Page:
Baba Ghanoush

Tuesday, August 23, 2016

This eggplant dip is one of the more notable dishes of Levantine cuisine, usually eaten as a meze or starter with pita bread. The name Baba Ghanoush (or Ganoush or Ghanouj) in Arabic loosely means 'a pampered or coy father-like figure'. Let's not feed too much of it to the men around us then ;)

The preparation involves baking or broiling the eggplant so it gets a smoky taste, before whizzing it with olive oil and tahini. Most of the time involved in making this easy and delicious dip is the waiting for the eggplant to char in the oven. After that, it's just your blender standing in between those roasted eggplants and the baba ghanoush you're going to dip that pita in.

Most recipes will char the eggplant directly on an open flame or broil them in the oven. Uhh ... my smoke detector is much too sensitive for either of that, so I opt for the slow but sure way to achieve the desired 'roastiness' with nary a hint of blackened bit to set off the alarm. Yes, many a recipe have been adapted over the years so as not to wake the neighbours. So if you want to save a couple of minutes, do char the cut eggplants on the gas burner using tongs, or place them under the broiler. Whatever works for you to get a deep dark brown tint on the skin.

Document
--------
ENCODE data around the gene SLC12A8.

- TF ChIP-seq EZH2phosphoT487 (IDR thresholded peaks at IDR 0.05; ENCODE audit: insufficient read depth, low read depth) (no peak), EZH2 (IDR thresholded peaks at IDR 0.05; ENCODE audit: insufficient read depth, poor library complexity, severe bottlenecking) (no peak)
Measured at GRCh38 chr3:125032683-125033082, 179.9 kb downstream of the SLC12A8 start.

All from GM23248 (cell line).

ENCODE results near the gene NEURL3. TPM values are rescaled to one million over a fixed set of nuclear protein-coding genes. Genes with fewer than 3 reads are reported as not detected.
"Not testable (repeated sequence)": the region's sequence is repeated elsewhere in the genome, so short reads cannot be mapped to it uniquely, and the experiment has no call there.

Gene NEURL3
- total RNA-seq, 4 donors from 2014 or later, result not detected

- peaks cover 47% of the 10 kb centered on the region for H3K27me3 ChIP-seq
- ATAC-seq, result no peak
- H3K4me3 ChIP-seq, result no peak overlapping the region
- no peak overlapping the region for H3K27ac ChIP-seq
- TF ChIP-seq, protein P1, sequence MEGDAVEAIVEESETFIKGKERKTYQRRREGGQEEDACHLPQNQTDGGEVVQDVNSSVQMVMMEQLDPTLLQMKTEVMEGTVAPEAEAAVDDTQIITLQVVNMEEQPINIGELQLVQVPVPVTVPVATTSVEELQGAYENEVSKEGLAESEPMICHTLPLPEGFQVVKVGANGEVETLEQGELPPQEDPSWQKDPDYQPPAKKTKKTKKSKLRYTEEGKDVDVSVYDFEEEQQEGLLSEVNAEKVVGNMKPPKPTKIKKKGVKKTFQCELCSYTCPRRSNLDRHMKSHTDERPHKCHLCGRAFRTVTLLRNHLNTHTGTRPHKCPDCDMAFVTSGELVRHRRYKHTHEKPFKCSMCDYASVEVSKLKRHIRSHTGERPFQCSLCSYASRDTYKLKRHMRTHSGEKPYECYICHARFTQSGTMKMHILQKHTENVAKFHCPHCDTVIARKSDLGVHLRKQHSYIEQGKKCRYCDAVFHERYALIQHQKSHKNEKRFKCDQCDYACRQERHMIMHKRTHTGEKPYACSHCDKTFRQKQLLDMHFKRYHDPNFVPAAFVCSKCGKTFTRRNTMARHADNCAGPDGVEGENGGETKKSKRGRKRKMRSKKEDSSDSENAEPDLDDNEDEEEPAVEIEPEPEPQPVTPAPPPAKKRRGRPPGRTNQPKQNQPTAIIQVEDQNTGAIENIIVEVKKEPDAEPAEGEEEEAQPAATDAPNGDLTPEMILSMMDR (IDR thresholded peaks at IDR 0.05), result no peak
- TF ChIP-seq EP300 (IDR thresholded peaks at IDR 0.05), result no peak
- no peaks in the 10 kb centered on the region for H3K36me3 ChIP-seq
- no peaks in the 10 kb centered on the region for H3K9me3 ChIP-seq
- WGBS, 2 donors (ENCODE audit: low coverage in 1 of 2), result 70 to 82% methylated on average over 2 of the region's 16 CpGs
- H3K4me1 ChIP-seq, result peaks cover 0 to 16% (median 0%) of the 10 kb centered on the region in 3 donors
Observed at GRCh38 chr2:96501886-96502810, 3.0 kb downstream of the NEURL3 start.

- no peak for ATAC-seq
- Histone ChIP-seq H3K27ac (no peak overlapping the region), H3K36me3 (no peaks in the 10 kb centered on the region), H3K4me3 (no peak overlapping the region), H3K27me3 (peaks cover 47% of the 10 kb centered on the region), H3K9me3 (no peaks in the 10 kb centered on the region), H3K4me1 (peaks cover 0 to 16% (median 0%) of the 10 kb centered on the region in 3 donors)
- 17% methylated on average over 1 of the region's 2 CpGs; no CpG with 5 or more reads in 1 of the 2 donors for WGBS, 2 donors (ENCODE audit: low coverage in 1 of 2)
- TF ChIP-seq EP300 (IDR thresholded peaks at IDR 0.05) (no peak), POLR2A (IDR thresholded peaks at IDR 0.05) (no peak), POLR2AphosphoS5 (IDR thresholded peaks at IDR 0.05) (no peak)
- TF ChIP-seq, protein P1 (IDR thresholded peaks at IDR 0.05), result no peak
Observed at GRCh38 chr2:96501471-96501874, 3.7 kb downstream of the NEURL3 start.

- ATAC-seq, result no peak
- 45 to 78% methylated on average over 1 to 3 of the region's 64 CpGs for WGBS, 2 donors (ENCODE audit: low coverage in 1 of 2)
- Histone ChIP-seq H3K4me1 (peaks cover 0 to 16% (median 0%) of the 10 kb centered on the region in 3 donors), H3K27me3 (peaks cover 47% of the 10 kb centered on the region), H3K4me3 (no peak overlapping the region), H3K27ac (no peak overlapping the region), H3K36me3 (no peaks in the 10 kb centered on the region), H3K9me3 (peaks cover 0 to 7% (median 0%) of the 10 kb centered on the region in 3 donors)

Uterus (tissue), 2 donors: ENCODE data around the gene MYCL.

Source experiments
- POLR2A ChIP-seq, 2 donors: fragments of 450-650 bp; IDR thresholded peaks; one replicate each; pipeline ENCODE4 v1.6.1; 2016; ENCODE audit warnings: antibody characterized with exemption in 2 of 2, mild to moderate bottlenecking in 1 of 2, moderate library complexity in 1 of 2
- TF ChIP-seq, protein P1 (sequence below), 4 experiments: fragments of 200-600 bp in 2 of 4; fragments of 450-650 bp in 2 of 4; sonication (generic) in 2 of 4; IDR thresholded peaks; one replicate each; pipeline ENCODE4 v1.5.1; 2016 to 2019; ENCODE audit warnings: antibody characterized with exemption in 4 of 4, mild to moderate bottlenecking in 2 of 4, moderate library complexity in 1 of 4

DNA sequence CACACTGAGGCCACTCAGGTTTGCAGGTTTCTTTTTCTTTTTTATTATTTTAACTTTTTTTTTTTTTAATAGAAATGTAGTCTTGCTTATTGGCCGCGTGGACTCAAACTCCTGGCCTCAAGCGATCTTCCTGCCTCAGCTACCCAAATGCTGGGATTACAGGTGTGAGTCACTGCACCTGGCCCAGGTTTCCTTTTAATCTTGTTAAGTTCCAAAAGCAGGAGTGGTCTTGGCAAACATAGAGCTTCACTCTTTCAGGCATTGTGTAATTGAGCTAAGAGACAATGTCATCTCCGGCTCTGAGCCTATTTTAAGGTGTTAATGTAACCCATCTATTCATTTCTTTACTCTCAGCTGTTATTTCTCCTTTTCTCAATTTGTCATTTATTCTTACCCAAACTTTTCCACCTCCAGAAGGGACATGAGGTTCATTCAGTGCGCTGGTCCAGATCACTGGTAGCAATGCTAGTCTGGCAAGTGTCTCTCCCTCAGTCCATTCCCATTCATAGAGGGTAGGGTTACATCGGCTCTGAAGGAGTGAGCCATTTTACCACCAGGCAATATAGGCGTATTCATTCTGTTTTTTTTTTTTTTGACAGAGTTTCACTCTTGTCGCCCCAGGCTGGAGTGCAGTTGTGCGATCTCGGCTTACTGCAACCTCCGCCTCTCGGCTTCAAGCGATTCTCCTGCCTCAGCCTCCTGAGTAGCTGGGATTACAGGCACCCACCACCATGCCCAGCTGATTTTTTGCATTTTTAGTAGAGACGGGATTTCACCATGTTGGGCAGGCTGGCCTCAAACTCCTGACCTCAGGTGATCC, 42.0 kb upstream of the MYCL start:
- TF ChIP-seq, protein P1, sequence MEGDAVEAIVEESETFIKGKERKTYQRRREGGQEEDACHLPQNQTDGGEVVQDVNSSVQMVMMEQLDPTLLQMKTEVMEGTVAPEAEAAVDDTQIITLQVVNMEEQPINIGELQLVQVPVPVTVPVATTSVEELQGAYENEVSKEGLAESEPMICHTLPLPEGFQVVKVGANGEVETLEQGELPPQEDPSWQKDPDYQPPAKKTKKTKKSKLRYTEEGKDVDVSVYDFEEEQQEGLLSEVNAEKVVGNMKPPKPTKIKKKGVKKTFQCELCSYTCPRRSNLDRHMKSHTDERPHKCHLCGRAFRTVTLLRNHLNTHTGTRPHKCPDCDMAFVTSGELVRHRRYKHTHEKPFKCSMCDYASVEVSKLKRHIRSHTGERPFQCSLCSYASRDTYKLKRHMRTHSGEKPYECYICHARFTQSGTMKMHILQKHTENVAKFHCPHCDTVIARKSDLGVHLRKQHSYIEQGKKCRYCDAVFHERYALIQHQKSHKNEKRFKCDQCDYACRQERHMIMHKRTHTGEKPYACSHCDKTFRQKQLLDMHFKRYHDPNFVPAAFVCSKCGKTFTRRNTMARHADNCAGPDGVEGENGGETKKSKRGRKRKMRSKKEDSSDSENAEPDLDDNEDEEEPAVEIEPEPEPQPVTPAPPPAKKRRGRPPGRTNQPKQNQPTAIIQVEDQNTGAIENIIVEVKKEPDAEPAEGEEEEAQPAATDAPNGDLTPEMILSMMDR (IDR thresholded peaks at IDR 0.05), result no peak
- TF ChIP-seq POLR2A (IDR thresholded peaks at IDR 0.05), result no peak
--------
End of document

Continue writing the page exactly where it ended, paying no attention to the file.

I was on a Mediterranean roll lately and made baba ghanoush, hummus and tzatziki, and enjoyed it with pita bread. And what a light yet satisfying lunch it made on a hot summer day!

1.5 kg (3 lbs or about 3 medium) eggplants
6-8 cloves of garlic
1/2 cup tahini
1/4 cup extra virgin olive oil
2 tbsp sumac (can substitute with 1/2 cup lemon juice)
Freshly ground black pepper
Quite a bit of salt

To serve:
Olive oil
Sprinkle of paprika
Parsley sprigs

1. Preheat the oven to 230C or 450F. Line a baking sheet with parchment paper.
2. Wash, then cut eggplants in quarters. Pierce them with a sharp knife in the thickest part of the flesh.
3. Place the eggplant chunks in the baking sheet and bake for 20-25 minutes, turning them over once around the 15 minute mark.

4. When sufficiently browned, remove from the oven and immediately place a foil on top to steam the eggplants, this makes the skin so much easier to peel off.
5. Allow to cool for 10-15 minutes and when safe to handle, remove the skin and place the eggplant chunks directly in your blender.

6. Add the remaining ingredients: garlic, tahini, olive oil, sumac, some salt and pepper, then blend till however smooth or coarse you prefer.
7. Taste and adjust. You may need more salt than you think.
8. Transfer to a serving bowl, drizzle with a bit of olive oil, sprinkle with a bit of paprika, and strategically position that sprig of parsley. (You are going to take a picture of it, I assume).

One bite with a pita bread and you'll wonder why you bought these from the store all those years. Ahem ... speaking from experience, of course.

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